Local sources said that many of the kidnapping victims had been active in a “John Paul II Center” which speaks out against violations of human rights and the repression of political dissent.
In July 2012, a missionary chapel in Con Cuong, a rural area of the Nghe An province, was shut down by authorities, following raids on local worshippers by armed gangs. Dozens of Catholic worshippers were injured.
On July 1, 2012, thugs and plainclothes police tried to prevent the Rev. J.B. Nguyen Dinh Thuc from entering the chapel to say Mass, beating him when he refused. One of the laity who tried to come to the priest’s rescue, Mrs. Maria Thi Than Ngho, suffered a fractured skull and was hospitalized, while several others were arrested. The mob also desecrated a statue of the Virgin Mary while shouting abuse at the congregation.
The priest injured during the assault vowed not to back down. Nguyen said at the time that to die for his faith “would be such a blessing to me.”
Obviously, the Vatican’s calculation is that over time, establishing diplomatic relations will provide it leverage to promote reform so that Catholics such as Nguyen won’t have to make that sacrifice.
Equally obvious, people outraged by such abuses, who tend to be especially prominent on the political and cultural right, will insist that the Vatican ought to be willing to speak out, even at the price of delaying an agreement. The same criticism is often leveled at the Vatican with regard to China and other places where the church is at risk.
Whatever one makes of the debate, it illustrates the folly of thinking that only liberals have a bone to pick with the Holy See. It just ain’t so, and never has been.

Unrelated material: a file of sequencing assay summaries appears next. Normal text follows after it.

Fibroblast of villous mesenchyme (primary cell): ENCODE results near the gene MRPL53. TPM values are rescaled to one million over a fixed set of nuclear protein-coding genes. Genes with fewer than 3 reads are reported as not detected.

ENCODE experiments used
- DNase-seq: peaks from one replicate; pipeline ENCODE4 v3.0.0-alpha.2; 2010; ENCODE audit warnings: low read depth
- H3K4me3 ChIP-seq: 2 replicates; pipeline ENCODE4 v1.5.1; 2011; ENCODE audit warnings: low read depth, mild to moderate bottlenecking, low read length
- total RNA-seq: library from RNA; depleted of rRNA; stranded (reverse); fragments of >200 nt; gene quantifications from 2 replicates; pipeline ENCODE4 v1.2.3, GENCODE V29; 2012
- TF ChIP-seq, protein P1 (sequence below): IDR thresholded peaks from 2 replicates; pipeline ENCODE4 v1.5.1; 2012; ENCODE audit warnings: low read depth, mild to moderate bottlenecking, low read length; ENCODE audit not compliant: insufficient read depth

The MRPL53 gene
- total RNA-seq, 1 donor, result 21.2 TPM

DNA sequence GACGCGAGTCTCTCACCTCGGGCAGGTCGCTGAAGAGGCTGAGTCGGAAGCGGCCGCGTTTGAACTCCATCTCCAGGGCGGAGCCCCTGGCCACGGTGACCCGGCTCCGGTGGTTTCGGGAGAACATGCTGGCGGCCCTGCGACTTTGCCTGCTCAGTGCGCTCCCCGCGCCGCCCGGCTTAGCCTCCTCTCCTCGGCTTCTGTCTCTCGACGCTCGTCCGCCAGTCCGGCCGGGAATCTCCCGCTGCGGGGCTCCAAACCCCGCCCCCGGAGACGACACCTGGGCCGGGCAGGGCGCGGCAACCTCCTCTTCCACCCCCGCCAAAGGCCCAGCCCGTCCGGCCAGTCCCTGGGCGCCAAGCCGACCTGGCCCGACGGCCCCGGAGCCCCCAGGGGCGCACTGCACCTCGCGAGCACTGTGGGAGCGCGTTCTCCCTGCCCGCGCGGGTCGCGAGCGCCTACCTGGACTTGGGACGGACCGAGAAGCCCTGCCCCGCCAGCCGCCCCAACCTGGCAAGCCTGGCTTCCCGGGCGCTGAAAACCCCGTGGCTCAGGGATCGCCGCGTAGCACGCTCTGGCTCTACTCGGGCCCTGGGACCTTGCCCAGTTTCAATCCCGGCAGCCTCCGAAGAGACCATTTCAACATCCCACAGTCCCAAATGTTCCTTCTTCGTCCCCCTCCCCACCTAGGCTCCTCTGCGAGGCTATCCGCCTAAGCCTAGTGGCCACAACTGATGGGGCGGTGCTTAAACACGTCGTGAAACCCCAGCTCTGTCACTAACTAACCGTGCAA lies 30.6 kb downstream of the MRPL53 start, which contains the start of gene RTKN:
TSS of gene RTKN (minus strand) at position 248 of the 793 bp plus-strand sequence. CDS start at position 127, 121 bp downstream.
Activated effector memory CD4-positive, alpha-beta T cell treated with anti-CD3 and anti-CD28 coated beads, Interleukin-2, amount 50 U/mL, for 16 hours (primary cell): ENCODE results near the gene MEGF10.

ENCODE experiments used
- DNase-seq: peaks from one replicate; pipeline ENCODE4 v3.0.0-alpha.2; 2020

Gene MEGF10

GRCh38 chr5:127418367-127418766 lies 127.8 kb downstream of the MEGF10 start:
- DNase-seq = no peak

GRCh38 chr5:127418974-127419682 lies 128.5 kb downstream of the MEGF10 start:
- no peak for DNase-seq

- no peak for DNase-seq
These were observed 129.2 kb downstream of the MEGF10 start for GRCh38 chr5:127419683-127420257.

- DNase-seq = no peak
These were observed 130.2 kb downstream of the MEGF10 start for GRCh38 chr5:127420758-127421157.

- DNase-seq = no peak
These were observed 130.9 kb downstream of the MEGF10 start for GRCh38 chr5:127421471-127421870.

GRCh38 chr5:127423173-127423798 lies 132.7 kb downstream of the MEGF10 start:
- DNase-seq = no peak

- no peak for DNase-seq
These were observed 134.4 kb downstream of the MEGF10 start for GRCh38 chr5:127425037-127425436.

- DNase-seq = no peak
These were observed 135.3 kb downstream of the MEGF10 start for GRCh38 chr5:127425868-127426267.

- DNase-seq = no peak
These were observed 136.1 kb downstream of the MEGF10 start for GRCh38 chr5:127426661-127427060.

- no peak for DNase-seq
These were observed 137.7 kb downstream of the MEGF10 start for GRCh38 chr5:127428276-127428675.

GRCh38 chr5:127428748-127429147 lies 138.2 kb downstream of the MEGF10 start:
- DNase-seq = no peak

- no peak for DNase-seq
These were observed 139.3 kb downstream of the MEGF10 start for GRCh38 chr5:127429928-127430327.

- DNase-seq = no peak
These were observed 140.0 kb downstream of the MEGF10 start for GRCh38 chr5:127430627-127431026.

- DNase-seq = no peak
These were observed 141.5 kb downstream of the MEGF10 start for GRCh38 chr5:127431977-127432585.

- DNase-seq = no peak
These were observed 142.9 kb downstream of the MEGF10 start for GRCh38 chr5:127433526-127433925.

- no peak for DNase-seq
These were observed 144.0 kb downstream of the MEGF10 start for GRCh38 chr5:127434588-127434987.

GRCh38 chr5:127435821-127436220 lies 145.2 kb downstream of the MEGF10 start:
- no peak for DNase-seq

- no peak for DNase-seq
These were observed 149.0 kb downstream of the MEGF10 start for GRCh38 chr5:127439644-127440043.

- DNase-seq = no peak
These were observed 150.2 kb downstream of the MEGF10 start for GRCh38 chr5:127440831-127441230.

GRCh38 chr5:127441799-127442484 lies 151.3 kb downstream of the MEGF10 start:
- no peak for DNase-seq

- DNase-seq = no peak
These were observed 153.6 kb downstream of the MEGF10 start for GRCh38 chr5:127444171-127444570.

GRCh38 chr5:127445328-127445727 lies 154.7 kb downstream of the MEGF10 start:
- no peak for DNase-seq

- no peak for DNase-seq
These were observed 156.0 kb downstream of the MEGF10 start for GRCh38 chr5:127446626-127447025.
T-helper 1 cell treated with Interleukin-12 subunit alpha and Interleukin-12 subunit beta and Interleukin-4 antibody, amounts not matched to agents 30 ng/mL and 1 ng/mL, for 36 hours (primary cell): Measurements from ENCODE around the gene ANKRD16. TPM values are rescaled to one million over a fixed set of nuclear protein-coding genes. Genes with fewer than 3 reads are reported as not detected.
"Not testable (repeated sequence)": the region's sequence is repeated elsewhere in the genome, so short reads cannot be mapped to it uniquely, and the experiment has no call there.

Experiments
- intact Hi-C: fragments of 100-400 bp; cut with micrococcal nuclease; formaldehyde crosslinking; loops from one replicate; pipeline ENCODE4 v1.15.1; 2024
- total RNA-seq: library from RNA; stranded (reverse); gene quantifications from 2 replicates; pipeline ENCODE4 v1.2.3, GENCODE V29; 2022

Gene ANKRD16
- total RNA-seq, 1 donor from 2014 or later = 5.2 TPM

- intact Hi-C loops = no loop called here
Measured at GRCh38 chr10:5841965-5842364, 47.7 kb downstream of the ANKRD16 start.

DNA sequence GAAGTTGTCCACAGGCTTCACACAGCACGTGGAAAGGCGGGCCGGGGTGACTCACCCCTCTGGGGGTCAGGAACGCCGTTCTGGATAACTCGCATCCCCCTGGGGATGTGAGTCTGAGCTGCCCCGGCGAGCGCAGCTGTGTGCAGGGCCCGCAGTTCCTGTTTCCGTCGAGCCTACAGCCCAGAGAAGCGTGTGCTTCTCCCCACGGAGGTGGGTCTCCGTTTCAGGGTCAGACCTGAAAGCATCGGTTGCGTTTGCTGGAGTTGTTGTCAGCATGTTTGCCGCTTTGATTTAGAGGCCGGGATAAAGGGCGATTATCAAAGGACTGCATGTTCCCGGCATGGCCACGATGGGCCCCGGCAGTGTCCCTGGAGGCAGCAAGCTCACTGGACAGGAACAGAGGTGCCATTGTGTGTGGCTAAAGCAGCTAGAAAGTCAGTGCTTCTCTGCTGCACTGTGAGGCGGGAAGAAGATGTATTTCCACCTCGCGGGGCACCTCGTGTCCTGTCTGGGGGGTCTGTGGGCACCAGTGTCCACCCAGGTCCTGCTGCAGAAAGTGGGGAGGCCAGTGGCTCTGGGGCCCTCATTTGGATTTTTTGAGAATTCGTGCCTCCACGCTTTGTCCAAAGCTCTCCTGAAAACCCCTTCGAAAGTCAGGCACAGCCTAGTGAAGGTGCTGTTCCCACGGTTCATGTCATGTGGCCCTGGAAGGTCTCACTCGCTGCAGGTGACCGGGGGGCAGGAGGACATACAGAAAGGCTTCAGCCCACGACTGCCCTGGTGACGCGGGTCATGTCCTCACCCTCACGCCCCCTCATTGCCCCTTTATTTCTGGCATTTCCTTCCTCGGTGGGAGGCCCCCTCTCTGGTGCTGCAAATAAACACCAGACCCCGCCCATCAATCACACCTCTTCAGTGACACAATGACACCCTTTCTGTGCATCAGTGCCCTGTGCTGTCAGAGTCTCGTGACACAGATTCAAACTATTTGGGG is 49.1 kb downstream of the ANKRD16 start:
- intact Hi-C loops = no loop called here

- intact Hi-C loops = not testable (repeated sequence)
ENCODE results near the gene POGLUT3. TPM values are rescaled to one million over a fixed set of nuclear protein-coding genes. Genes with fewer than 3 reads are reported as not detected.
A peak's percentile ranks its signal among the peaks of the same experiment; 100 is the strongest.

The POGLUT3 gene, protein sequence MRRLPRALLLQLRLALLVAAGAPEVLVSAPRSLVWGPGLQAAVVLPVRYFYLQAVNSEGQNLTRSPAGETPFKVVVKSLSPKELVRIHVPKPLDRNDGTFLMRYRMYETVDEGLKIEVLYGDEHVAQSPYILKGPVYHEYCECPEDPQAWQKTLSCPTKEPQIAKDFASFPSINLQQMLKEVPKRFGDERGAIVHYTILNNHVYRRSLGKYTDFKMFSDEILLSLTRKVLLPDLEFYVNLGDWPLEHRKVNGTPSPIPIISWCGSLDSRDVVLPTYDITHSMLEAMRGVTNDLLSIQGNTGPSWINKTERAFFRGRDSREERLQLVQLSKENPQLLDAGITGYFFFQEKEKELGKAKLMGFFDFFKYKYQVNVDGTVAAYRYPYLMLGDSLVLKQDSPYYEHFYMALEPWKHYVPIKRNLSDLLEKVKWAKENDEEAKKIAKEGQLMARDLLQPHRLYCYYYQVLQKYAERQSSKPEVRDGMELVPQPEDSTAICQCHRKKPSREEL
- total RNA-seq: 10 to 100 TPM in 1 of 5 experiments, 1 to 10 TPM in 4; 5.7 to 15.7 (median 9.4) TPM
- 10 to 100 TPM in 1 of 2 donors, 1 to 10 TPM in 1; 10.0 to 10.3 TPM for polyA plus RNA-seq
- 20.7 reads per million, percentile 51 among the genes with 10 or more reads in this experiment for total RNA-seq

Christian voices of the Middle East
This week Crux ran a three-part interview with Cardinal Timothy Dolan of New York, a former president of the US bishops’ conference and, at just 64, a man poised to be a force in the Church for some time to come.
Among other things, we talked about ISIS and the broader issue of anti-Christian persecution, with Dolan suggesting that Pope Francis ought to use his moral authority to call on moderate Muslim leaders to speak out in defense of religious freedom. He also called on American Catholics to get engaged in the defense of fellow believers around the world, shaking off what he called the notoriously “short attention span” of most Americans for foreign affairs.
To that end, one voice Americans might consider listening to more carefully belongs to Fouad Twal, a Jordanian who serves as the Latin Patriarch of Jerusalem and also as president of an assembly of Catholic bishops in the region.
Of late, Twal has been offering a forceful and independent take on the drama playing out in the Middle East, one that challenges all sorts of conventional wisdom. He’s broken with the Church’s usual opposition to armed force to endorse anti-ISIS strikes by the United States in Iraq, even more forcefully than Pope Francis, but he’s certainly no shill for American foreign policy.
In an interview on Friday with Avvenire, the newspaper of the Italian bishops’ conference, Twal essentially blamed the United States and other foreign powers for creating ISIS in the first place.
“In an effort to bring down the Assad regime in Syria, the international community supported these extremist groups,” Twal said.
“The international community, and America in particular, gave a gift to these extremists,” he said, “including lunatics from Europe who found refuge in Syria to fight a regime that America didn’t like, that Israel didn’t like, and that the international community didn’t like.”
What’s the result, according to Twal?
“The regime is still in good health, and the number of dead keeps going up. It’s a politics of blindness,” he said.